Wednesday, September 14, 2005


This is my nephew Jackson who (like his dad) exemplifies authenticity not only in this picture but in his day to day existence. Jack is a no nonsense, straight forward kid who loves to play monster trucks and tackle game. He is the real deal!

The next core value of the OD I want to muse about is, authenticity:
We deeply desire community that reflects genuineness, honesty, openness, and vulnerability with each other and God. By modeling risk-taking in our relationships, we expect to experience God's grace.

Like Jackson, we hope that at the Open Door you get what you get. It is what it is as my friend Jimmy says. We are who we are. No pretension or posturing just real people striving to love God and love others amidst all of our brokenness, struggle and
sin. We are angel beasts. Our lives are bitter sweet. We strive not manage sin rather confess it so that we can become all God desires us to be by his grace and the power of the Holy Spirit. When we seek to manage our sin it continues to control us and keeps us in slavery and bondage to it. We hide it from others pretending life is fine and masking our true selves from God, the community around us and even ourselves. That thought or behavior begins to dictate, dominate and drive our life until we confess, and come out of the closet into the light of God and others. James tells us to confess our sins to one another so that we might be healed. Once acknowledged, the sinful behavior, attitude or practice then looses its subversive supremacy over us because it is exposed for what it is. A distortion of the full life God intends. That is part of what it means to be authentic, real, honest and vulnerable. As a community we strive to live our lives transparently before God and one another. What you see is what you get. It is what it is. This is a risky, dangerous and yet freeing practice. Authentic grace-filled relationships before God and one another most often lead to a renovation of our heart, a transformation of our minds and a lasting change of our behavior. I highly recommend Dallas Willard's two books, The Divine Conspiracy and Renovation of the Heart for further study and practice of this!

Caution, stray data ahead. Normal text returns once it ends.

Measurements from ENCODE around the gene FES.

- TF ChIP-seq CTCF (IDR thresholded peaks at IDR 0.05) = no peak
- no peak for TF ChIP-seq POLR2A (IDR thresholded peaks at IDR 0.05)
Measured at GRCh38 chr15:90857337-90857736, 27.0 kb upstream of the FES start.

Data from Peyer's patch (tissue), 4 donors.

Keep it real!

And today (09/15) my friend Lauren sent me this, "How strange that we should ordinarily feel compelled to hide our wounds when we are all wounded! Community requires the ability to expose our wounds and weaknesses to our fellow creatures. It also requires the ability to be affected by the wounds of others... But even more important is the love that arises among us when we share, both ways, our woundedness." (M. Scott Peck, A Different Drum)

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